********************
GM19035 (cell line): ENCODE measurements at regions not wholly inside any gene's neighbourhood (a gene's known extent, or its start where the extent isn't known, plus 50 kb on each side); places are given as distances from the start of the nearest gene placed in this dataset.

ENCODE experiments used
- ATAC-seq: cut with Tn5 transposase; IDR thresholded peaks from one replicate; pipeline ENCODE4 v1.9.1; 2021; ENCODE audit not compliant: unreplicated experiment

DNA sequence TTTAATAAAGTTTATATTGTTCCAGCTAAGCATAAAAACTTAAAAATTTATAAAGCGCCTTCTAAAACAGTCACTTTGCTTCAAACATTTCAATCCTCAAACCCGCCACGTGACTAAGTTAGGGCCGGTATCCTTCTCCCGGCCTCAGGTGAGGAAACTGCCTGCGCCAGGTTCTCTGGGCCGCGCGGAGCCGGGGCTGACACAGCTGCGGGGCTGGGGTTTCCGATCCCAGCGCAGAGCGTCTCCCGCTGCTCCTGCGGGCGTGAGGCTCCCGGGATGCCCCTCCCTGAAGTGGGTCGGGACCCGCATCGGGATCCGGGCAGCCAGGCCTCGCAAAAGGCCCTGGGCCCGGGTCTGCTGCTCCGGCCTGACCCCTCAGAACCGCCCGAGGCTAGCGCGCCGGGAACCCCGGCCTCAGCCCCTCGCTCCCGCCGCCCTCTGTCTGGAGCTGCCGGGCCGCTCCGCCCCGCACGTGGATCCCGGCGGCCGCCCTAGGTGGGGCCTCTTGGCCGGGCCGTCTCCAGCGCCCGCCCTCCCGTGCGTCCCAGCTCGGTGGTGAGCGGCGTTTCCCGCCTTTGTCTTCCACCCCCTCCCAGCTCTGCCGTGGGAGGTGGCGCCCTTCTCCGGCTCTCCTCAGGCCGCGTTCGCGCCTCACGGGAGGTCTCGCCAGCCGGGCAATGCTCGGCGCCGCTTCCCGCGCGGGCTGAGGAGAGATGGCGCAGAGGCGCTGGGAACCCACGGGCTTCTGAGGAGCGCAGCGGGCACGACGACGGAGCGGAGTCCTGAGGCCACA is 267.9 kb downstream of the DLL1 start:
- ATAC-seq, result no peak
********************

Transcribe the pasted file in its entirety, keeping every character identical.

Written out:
GM19035 (cell line): ENCODE measurements at regions not wholly inside any gene's neighbourhood (a gene's known extent, or its start where the extent isn't known, plus 50 kb on each side); places are given as distances from the start of the nearest gene placed in this dataset.

ENCODE experiments used
- ATAC-seq: cut with Tn5 transposase; IDR thresholded peaks from one replicate; pipeline ENCODE4 v1.9.1; 2021; ENCODE audit not compliant: unreplicated experiment

DNA sequence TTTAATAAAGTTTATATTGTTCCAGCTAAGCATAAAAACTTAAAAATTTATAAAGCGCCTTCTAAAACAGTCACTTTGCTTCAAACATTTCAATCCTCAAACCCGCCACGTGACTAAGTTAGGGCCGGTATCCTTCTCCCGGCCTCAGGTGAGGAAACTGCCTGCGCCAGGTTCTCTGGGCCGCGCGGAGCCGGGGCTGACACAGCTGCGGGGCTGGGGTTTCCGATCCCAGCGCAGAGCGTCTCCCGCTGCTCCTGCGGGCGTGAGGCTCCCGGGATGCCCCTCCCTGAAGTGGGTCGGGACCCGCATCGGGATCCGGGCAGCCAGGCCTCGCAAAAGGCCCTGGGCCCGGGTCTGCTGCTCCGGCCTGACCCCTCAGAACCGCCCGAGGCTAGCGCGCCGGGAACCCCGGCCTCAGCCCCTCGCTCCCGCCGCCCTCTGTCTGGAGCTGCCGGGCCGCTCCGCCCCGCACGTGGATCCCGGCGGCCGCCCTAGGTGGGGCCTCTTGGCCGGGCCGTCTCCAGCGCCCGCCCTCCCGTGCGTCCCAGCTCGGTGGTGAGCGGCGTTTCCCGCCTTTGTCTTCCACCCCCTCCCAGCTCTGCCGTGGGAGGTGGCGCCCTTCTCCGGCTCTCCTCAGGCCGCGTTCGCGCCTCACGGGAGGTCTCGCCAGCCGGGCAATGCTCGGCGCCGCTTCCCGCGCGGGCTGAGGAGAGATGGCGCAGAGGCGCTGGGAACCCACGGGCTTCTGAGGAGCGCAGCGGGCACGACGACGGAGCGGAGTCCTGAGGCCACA is 267.9 kb downstream of the DLL1 start:
- ATAC-seq, result no peak